2 A fee based on all receipts. The PRS had drawn the Tribunal's attention to a decision about discos in a French Court of Appeal in which the Court had said that it was the performance of musical works which was the essence of the activity of the establishments in question and a close causal relationship existed between the diffusion of music and the receipts of the establishment, which constituted the product deriving from the exploitation of the woks diffused. It would not be reasonable to calculate the licence fee as a proportion of receipts or turnover.

3 A fee based on admission receipts. Many of the same arguments would apply here. The evidence suggested that about one third of total receipts came from admissions and all of a disco's receipts were inextricably connected. A fee based on receipts from admissions alone would be unfair to the PRS and provide an incentive to reduce admission charges and charge more for food and drink (though the scope for that might be limited). The Tribunal decided it would not be reasonable to fix the fee as a proportion of admission receipts.

4 A fee based on profits. Superficially a fee on this basis might seem to have advantage over (2) and (3) above in taking more account of ability to pay, but considerations similar to those applying to a fee based on all receipts led the Tribunal to reject a fee based on profits.

5 A fee based on the number of persons admitted. The view of the PRS was that where there were no ascertainable related takings the value of the license was best measured by assessing 'the scale of music use' by the licensee. BEDA had contended that the number of persons admitted was the best means of gauging the extent of the use of PRS music by disco operators. In these hypothetical circumstances a fee based on the number of admissions would also approximate to a fixed proportion of box office receipts, reflecting the Tribunal's view the
PRS's concept of ascertainable related takings could not be applied to discos and another basis must be used.

In the light of the foregoing the Tribunal fixed the royalty at UK$45.50 (exclusive of VAT) per 1,000 or part of a 1,000 persons admitted, adjusted to take account of changes in the RPI (the Retail Prices Index) with effect from 1 August 1989. This rate was to apply also to commercial dance halls of which there now seemed to be very few. The Tribunal ordered PRS to pay costs of all of hearing for BEDA. Later, the PRS appealed to the High Court on a point of law (under Section 152(1) of the Copyright, Designs and Patent Act 1988, parties can appeal directly to the High Court only on a point of law) the High Court affirmed. The appeal was dismissed.

However, In the United Kingdom, the Copyright Tribunal is the body charged under the Copyright, Designs and Patents Act 1988 with resolving disputes in the wide variety of circumstances in which it has been given jurisdiction. The disputes arise between copyright owner and copyright user and invariably involve as a central issue the financial terms on which a right which is part of the copyright in a work may be exploited. Most, although not al, of the Tribunal's jurisdictions are based on the fact that the owner's right in being exercised by a collecting society.(287) In the Act, there is little general guidance to how the Tribunal is to approach its task, other than that it is to have regard to all relevant considerations and is to exercise its powers so as to secure that there is no unreasonable discrimination between licensees. The Tribunal has repeatedly stated that it is not confined to the proposals of the parties; it has a statutory duty to determine terms which are reasonable in all the circumstances, reasonable in this context meaning what is reasonable to both parties. Consequently, it is generally considered that the reasoning behind on the circumstances of the particular case and is independent of any other. However, one of the frequently recurring issues raised in proceedings before the Tribunal is the extent to which the royalty to be paid for the use of the right should be based on the revenue earned by the user. In this respect, at least, by examining a few recent decisions it may be possible to discern a common thread.(288)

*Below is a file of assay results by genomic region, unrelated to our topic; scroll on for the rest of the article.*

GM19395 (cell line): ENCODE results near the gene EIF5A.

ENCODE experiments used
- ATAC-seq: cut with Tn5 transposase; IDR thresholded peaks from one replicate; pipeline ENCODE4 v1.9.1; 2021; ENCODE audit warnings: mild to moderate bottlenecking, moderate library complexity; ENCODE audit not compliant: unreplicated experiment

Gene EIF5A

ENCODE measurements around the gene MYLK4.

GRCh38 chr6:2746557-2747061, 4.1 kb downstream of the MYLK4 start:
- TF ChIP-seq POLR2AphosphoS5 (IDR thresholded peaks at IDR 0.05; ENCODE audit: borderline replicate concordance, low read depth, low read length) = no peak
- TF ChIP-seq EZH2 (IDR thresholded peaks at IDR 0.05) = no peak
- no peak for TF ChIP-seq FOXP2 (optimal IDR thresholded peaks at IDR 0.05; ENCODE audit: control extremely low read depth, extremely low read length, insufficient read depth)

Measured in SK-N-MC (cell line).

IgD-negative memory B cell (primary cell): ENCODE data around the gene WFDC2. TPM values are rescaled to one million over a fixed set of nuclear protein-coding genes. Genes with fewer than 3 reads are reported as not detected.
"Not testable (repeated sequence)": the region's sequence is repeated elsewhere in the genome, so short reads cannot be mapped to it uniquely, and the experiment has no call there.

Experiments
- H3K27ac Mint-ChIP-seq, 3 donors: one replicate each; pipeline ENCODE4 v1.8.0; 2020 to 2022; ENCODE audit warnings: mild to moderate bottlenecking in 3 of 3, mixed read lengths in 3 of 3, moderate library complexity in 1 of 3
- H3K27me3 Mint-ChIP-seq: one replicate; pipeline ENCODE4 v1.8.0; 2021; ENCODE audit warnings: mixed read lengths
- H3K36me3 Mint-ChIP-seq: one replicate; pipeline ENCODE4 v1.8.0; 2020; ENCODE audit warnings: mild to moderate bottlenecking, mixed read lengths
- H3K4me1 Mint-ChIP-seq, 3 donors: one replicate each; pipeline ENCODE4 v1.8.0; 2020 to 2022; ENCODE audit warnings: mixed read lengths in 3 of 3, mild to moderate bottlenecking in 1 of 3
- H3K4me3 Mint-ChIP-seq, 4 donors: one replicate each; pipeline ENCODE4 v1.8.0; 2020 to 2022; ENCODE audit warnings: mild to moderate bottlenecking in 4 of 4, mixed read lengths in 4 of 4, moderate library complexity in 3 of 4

There are interesting recent decisions. In AEI Rediffusion Music Limited v. Phonographic Performance Limited,(289) AEI Rediffusion Music Limited ('AEI') exercised its right to a statutory licence under Section 135A of the Act to broadcast the sound recordings in Phonographic Performance Limited's (PPL) repertoire via satellite to AEI's subscribers for them to play the recordings on public. AEI argued that its licence should be treated as comparable to the licence in issue in the decision of AIRC v. PPL,(290) in that the AEI service is similar to a commercial radio service and that therefore AEI should pay 5 percent of the music revenue, or UK$1.25 per United Kingdom site per month and as little as 13.5 pence for some overseas sites. PPL argued that the closest comparable was the licence that it granted to commercial dubbers who produce tapes and CDs of such recordings for hire to their subscribers for public performance by the subscribers, and that therefore the royalty should be 15 per cent of the revenue derived from music fees, equipment (sale/rental) and messaging or UK$12.50 per site per month, whichever was the greater. The Tribunal rejected the AEI argument that the AIRC comparable was appropriate and accepted that the commercial dubbing licendes provided a suitable comparable. The Tribunal set a royalty at whichever was the greater of 15 percent of the gross music revenue, but excluding messaging and equipment (sales/rental), or UK$5 per site per month. In British Sky Broadcasting Limited and Sky Television Plc. v. The Performing Right Society Limited,(291) British Sky Broadcasting Limited and Sky Television Plc ('Sky') wanted to alter the terms of its existing license to broadcast musical works as part of its television broadcasts. Sky argued that the royalty should be based on its share of viewing. PRS maintained that the royalty should be based on a percentage of Sky's revenue. The Tribunal rejected the revenue basis, stating that the revenue basis could only be used if there were sufficient nexus between the use of the music and the earning of the revenue, which it held was not so in that case. The Tribunal concluded that the royalty should be based on Sky's audienc


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(287) That is, in the terminology of the Act, a licensing body.
(288) Jonathan E. Rayner James Q.C., Andrew Norris, A Common Thread in Collective Copyright Licensing?, Entertainment Law Review vol.9 1998. London Sweet & Maxwell, 1998 at 205-207.
(289) [1998] R.P.C. 335.
(290) [1994] R.P.C. 143.
(291) Interim Decision, December 3, 1997.